The job is big, you know you have to do it, there’s not enough of you to go around and the examiners will be there soon. What’s the answer?
It’s likely time to consider hiring a third party to assist you with getting the work done. But budgets are tight so you will have to justify the additional expense to your management and the board. Here are a few tips on how to get that budget approved and (most importantly) how to stay out of trouble with your examiner.
Let’s start here. Credit union and Bank Vendor Management is not optional. In our previous blog post, we talked about the regulatory requirements of managing vendor risk. You will need to demonstrate to your examiners that
1) you understand the risk each vendor represents to you and your customers, and
2) you have taken reasonable measures in mitigating that risk.
That requires up front and on-going due diligence. At a minimum, you must gather all the proper documentation, analyze it and report your findings. You need to document incidents, measure performance (SLA’s) as well as stay on top of regulatory changes.
Gone are the days of the rudimentary exercise of checking a few boxes, creating a couple of spreadsheets and filling out a few forms and then laying them in front of your examiner in a nice neat pile when they arrive. In today’s risk intense world, there’s much at stake...your reputation, your exam score, your customers confidential data and even the board’s liability.
The question you must ask yourself isn’t “do I do it or not”, the right question is “who is going to do it”. You have 2 choices. Do it yourself or hire someone to do it for you.
It’s cost effective
Believe it or not, once you have everyone on board in understanding the requirements, the hard part is done. Justifying the cost of hiring qualified help should be a much easier exercise. We’ll focus here on one topic and that’s the on-going vendor due diligence. You probably won’t need to go much further to get your budget dollars approved.
For your critical vendors, there is a full set of documents you should collect no less than annually such as financial statements, SOC report(s), insurance certs, BCP, cybersecurity, policies, etc. But collecting the documents is merely step one. The real work requires you to analyze, find the deficiencies (if any), compile your findings, make recommendations (if needed) and report all of this to management, the board and your examiners. There are a lot of disparate skill sets required to cover all the tasks. Use the table below to run a quick cost analysis.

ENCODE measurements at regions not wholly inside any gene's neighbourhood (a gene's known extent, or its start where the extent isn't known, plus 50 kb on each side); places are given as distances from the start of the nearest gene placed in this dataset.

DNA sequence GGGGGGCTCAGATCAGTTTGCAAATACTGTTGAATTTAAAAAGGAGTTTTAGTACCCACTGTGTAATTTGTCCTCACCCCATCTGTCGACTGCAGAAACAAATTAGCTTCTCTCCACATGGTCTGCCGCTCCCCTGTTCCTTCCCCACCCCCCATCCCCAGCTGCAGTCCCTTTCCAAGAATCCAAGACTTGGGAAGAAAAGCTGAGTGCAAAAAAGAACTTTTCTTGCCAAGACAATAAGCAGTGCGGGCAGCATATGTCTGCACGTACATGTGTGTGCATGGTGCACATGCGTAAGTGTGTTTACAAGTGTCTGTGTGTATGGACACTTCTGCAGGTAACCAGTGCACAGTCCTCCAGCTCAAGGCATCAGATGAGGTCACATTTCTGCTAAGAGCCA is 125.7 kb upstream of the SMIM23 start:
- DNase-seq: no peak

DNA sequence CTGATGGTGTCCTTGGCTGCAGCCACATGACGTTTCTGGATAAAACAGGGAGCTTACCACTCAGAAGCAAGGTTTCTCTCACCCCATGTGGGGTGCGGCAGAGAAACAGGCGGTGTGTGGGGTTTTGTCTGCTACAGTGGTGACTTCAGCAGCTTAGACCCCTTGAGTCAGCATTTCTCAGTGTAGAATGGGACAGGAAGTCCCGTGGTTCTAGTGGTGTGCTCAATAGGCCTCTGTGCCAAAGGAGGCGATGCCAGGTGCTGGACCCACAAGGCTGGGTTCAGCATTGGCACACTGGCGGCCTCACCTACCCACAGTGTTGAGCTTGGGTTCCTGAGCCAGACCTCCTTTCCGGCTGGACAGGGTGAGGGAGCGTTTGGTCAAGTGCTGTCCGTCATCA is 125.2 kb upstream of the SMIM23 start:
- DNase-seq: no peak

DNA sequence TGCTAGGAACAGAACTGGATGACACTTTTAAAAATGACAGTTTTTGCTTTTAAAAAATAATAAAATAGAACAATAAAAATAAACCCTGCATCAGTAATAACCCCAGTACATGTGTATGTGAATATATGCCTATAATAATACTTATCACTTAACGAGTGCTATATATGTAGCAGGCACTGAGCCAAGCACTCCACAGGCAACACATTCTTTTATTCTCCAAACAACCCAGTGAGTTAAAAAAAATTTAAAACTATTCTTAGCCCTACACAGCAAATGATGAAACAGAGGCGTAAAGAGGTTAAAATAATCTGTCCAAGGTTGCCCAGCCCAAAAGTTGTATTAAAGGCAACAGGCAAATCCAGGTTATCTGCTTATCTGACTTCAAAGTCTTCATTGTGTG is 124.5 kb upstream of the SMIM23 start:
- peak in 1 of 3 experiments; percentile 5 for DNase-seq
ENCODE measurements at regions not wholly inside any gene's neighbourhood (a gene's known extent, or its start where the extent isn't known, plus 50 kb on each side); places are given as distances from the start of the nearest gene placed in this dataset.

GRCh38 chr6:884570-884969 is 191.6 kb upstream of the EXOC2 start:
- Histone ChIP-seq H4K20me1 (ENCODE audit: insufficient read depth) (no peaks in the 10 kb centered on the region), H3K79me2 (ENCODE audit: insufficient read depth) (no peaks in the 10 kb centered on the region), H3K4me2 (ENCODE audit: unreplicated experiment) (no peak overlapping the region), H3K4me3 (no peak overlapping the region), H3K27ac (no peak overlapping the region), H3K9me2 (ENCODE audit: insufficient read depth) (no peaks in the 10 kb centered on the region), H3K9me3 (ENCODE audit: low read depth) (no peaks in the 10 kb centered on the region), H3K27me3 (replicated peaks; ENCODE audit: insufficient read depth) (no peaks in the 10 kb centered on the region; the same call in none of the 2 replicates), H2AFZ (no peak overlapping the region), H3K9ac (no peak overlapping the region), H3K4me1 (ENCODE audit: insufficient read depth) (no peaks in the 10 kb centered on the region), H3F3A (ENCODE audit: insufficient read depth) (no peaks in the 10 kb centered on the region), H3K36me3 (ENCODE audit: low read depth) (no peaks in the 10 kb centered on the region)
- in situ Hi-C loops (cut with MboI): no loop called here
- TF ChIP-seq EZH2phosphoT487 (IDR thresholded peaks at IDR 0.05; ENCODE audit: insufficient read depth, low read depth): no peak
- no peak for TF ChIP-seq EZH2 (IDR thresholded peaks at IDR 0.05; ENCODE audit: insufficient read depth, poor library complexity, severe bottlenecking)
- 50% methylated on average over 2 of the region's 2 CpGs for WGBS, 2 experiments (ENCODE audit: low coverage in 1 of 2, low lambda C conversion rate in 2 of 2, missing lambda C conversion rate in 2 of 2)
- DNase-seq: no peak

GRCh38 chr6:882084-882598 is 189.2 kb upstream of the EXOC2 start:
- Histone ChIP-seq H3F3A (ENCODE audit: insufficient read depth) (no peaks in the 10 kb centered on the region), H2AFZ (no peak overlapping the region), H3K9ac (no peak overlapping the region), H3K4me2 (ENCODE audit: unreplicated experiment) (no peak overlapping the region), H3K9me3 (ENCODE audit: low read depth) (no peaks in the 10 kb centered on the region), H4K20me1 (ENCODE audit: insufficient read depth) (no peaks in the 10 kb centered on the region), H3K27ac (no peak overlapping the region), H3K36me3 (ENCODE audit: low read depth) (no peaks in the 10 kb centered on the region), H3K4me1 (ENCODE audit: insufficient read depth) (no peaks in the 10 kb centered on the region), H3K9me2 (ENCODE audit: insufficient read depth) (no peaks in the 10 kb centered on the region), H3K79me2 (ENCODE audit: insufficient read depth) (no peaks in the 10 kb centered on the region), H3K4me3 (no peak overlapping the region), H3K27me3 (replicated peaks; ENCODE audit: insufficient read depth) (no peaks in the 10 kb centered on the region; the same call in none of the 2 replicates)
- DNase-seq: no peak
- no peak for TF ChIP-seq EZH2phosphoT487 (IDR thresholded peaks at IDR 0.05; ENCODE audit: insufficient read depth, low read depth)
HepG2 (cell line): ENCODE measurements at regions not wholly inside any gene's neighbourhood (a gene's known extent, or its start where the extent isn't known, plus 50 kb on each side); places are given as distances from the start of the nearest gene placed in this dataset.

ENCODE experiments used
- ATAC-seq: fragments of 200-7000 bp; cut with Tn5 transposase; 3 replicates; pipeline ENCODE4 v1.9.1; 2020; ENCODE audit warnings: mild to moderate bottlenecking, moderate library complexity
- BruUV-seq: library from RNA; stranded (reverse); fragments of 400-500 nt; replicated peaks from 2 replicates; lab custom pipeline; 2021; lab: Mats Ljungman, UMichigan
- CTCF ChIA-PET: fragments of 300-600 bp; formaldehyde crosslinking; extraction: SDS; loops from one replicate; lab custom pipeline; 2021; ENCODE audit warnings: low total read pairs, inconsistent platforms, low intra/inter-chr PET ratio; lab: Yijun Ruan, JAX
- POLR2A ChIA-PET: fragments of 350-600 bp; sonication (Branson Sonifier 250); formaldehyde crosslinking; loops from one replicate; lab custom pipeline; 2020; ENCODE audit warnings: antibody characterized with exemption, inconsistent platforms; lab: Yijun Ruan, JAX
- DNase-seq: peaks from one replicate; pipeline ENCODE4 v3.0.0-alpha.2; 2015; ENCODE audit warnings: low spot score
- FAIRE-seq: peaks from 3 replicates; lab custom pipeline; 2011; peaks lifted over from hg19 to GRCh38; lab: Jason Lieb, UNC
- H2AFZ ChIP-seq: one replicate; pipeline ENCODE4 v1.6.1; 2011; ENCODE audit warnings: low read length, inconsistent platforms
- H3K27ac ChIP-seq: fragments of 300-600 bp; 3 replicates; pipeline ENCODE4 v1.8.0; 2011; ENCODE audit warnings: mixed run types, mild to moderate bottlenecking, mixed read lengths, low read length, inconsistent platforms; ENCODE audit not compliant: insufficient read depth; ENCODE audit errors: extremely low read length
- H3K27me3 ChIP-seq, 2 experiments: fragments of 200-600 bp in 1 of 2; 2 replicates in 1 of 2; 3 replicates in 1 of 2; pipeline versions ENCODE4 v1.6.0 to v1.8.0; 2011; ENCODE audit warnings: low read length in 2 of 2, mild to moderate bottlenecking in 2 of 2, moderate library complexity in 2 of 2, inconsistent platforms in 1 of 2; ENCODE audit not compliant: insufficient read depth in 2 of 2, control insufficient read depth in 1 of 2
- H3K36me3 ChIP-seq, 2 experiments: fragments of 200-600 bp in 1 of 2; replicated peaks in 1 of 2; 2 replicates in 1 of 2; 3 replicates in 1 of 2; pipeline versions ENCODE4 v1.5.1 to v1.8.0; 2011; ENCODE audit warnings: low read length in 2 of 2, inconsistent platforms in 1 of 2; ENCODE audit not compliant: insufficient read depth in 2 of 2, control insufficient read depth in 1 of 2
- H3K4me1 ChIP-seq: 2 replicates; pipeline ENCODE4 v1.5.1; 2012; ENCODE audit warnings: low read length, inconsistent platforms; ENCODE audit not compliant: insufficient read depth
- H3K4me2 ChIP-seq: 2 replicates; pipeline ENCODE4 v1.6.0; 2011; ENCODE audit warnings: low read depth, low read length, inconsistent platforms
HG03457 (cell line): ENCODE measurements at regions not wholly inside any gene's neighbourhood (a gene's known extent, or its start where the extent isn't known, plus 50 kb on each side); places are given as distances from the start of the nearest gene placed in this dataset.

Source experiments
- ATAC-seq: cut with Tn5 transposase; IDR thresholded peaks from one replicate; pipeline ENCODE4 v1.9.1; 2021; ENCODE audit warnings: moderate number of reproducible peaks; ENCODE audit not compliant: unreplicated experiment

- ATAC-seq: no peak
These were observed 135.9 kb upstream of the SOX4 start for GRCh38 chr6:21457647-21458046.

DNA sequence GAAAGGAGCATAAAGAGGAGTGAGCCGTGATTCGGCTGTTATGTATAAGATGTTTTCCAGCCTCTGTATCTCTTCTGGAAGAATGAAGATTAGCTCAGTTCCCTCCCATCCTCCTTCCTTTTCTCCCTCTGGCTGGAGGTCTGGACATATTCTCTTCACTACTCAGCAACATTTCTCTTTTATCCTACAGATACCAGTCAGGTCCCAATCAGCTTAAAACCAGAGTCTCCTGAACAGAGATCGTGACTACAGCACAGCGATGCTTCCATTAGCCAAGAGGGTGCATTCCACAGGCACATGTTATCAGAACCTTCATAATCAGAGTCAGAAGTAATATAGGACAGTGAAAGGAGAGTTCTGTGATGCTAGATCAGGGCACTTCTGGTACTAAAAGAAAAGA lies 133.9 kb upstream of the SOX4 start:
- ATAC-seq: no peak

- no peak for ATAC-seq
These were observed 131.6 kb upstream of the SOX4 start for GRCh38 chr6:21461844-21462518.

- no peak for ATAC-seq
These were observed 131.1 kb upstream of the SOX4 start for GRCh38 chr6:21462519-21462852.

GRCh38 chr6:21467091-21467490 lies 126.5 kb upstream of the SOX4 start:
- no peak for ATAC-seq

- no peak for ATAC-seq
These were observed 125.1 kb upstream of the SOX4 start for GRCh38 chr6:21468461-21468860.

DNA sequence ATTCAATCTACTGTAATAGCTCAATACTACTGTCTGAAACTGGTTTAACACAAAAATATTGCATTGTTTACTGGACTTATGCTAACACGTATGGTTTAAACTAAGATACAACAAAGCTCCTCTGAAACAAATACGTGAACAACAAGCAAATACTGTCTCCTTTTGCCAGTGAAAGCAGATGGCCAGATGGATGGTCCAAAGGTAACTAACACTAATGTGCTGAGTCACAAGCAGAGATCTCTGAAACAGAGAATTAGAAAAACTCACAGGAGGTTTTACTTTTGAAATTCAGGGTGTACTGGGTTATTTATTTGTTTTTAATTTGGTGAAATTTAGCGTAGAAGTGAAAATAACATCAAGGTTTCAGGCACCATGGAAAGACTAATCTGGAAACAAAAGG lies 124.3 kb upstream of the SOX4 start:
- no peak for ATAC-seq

If you have any resource gaps in the recommended skill sets above, the outsource cost becomes even easier to justify. In other words, if you don’t have anyone qualified to read and analyze a SOC report and/or you don’t have experienced commercial credit analysts on staff to analyze a 10-K, then outsourcing to buy a small portion of someone else’s time vs. investing in the FTE quickly becomes a no-brainer.
The same goes for trying to find a single FTE with the proper training and certifications to cover all the disciplines. Nearly impossible. And don’t discount the opportunity lost cost. For example, if you’re using your commercial credit lenders to analyze your vendors financial health, what did that cost your institution in booking the next profitable asset?
The results are better
We’ve passed through the first two gates: we understand it’s required and the cost justifies itself. What’s the bonus? The results are likely to be better than what you could accomplish on your own.
- Qualified personnel assessed the risk and gave you the answer. Now you are in a position to make educated decisions about the future of your relationship with each vendor.
- If unknown risks were uncovered and can’t be rectified by the vendor, you can replace the vendor and reduce your risk. But you must know before you can act.
- You’ve reduced the liability to your board and the risk to your customers. Not to mention your stellar reputation remains intact.
You’ve accomplished your compliance obligation and your examiners will be (very) pleased.